China’s Long March 5 Space Rocket Stretches Its Legs
With environmentally friendly engines
On August 17th, China successfully test-fired the second stage of the Long March 5 space launch rocket. This was the last of pre- systems integration testing and thus a key milestone to ensure the LM-5’s timely maiden flight in 2016.
The second stage of the LM-5 is vital for Chinese high orbit satellites and extraterrestial missions, such as lunar exploration. While the basic LM-5 doesn’t have a second stage, the LM-5B will be able to use its second stage to place up to 14 tons into geosynchronous orbit (including military payloads like electronics and intelligence satellites), or to deliver a payload to the moon, like the Chang’e 5 lunar rover. The LM-5’s heavy low orbit and geosynchronous payload will firmly place China among the world’s leading space powers in terms of technology, as well as serving as a stepping stone to even more powerful rockets, like the 130-ton payload Long March 9.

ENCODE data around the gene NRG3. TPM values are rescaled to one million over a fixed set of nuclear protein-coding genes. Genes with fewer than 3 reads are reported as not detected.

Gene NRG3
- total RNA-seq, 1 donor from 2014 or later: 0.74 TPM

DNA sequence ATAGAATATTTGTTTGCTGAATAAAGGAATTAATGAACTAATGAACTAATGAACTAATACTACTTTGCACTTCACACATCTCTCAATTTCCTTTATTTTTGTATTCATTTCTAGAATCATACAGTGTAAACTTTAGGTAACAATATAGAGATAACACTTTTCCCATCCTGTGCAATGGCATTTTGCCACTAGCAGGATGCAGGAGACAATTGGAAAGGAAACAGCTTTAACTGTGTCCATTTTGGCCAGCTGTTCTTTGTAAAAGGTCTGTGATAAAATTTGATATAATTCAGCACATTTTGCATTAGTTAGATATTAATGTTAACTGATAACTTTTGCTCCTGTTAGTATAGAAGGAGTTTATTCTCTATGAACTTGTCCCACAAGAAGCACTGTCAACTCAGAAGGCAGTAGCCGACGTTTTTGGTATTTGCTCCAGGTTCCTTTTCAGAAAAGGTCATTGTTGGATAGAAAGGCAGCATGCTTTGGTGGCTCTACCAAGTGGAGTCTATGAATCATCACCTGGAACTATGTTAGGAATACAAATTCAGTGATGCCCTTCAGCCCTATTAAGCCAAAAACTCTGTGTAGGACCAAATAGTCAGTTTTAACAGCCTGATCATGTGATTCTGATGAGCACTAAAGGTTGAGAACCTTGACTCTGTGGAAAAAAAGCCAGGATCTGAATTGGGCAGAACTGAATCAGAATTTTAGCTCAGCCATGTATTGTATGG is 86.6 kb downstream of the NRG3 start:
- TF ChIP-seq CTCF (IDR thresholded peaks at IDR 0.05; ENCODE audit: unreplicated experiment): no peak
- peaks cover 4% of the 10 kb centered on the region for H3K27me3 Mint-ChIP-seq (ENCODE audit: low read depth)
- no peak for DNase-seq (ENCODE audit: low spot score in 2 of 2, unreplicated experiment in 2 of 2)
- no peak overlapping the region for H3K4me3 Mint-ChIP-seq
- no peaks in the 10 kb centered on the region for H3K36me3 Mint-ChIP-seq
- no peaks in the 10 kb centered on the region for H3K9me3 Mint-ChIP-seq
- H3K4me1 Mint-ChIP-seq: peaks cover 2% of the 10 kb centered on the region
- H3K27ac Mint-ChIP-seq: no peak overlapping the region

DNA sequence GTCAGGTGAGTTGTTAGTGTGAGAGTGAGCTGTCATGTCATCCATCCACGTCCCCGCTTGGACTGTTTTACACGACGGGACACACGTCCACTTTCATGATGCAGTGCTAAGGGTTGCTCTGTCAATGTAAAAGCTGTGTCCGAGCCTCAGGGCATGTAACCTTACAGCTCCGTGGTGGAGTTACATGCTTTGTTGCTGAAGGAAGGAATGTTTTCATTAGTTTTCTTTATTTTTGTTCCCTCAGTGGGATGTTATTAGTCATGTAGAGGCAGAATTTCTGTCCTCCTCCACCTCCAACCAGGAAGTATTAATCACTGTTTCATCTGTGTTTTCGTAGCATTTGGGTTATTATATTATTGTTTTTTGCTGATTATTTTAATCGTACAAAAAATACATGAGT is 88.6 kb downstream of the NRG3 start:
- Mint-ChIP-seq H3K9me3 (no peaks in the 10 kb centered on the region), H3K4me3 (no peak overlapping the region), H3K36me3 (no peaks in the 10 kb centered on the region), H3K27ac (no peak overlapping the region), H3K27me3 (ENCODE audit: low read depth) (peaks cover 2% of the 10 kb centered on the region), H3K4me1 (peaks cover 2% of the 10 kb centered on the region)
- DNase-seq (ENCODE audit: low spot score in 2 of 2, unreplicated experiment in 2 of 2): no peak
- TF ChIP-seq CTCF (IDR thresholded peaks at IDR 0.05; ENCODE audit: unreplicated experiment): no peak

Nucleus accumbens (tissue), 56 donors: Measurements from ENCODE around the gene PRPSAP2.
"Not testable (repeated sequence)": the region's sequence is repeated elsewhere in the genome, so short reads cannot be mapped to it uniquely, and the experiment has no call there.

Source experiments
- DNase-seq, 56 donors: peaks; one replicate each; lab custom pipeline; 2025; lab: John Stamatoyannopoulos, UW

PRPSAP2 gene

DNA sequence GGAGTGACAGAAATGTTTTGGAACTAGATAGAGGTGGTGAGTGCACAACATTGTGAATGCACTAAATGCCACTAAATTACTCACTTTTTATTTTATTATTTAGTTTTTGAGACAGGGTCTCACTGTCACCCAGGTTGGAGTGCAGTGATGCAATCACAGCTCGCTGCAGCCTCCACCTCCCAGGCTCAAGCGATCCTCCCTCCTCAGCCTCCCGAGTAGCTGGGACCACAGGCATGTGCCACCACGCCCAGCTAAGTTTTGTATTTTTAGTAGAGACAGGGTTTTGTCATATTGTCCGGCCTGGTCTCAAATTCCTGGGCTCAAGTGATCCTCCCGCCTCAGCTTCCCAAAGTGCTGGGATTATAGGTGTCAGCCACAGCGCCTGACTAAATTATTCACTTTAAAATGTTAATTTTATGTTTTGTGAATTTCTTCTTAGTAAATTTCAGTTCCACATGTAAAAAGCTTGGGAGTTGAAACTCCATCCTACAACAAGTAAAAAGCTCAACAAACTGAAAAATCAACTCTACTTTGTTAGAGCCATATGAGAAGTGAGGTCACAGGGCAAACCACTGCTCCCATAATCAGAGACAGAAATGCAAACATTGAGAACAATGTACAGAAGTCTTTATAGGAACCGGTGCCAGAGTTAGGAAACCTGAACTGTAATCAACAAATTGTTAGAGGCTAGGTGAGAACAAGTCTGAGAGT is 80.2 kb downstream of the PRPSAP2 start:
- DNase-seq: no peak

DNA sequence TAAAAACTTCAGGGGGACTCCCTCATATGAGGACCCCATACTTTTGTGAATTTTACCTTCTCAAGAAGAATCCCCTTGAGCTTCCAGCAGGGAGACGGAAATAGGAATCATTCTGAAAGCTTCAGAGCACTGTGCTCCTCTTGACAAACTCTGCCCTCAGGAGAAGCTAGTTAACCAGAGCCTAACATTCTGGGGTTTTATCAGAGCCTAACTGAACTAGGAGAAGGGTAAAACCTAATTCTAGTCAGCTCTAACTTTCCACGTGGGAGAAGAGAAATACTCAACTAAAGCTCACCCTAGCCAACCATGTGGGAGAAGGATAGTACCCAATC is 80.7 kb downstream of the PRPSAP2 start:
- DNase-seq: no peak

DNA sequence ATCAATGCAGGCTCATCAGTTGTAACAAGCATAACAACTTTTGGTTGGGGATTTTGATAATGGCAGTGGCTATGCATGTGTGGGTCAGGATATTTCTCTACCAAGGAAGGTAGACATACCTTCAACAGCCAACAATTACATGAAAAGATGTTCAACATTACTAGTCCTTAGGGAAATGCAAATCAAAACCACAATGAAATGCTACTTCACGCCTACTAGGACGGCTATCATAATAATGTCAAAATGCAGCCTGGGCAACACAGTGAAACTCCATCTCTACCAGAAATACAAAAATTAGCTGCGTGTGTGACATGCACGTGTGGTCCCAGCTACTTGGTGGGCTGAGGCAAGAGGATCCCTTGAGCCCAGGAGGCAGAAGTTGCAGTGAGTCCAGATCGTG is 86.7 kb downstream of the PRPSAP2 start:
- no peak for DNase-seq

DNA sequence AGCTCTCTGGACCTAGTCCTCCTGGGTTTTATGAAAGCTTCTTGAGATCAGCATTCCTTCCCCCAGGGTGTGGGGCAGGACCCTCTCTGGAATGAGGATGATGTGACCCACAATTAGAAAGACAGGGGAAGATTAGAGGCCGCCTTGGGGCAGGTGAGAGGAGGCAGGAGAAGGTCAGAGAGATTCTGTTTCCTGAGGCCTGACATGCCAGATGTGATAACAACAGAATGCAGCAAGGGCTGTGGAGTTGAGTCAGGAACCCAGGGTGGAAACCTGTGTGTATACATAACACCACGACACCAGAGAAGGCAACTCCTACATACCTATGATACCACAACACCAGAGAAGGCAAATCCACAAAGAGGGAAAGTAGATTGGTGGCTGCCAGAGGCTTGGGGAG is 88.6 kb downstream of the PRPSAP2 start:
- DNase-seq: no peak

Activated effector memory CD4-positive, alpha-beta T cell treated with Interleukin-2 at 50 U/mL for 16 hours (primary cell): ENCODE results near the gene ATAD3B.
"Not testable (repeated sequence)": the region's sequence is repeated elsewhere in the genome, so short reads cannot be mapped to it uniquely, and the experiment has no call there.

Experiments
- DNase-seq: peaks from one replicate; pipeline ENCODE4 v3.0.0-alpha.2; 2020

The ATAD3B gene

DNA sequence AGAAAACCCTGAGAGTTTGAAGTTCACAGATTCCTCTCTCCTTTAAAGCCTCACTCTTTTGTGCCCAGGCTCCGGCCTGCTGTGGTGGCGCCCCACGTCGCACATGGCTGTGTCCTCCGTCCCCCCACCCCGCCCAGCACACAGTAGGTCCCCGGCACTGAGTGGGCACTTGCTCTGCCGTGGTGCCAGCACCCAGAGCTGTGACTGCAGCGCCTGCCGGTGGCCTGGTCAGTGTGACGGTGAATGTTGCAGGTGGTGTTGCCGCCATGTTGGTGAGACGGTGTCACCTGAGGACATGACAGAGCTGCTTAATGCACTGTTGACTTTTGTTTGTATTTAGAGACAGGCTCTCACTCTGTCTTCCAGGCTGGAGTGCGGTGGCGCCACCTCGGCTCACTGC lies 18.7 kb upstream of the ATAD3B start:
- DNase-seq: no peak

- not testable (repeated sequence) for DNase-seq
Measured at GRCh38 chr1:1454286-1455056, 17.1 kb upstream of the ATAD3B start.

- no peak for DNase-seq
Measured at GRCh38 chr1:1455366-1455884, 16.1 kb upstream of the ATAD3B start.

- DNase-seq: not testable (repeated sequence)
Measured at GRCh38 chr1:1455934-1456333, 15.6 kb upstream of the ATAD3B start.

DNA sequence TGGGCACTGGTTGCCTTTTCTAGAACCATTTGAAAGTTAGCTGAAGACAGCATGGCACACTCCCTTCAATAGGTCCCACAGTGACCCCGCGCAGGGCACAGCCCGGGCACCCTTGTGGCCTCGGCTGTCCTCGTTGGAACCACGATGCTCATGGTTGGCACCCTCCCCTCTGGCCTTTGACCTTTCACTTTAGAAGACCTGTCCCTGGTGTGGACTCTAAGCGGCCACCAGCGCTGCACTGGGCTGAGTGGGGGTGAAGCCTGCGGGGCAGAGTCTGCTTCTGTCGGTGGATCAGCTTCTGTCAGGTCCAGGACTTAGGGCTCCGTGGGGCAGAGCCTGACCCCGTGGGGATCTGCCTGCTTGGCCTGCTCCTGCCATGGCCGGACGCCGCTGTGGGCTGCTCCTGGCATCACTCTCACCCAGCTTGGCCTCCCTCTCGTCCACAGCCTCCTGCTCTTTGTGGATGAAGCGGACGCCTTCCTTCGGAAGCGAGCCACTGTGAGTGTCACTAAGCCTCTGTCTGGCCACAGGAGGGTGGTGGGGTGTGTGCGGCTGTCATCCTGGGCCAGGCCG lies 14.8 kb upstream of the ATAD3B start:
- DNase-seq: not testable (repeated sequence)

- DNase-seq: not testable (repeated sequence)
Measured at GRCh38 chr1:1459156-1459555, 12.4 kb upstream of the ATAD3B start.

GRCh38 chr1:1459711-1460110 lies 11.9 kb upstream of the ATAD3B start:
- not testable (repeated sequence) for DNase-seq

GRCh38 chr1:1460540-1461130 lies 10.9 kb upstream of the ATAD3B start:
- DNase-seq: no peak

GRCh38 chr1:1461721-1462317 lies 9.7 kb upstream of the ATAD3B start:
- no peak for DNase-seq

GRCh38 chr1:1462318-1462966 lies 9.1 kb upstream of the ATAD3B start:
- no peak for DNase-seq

And if its ability to sling cargo into outer space wasn’t enough, it’s also good for the planet it leaves behind. Chinese media was quick to point out that its liquid oxygen and hydrogen, 1,100 ton thrust engines are much more environmentally friendly than the current engines of in-service Long March rockets, such as the dinitrogen tetraoxide and unsymmetrical dimethylhydrazine powered YF-20 engine.
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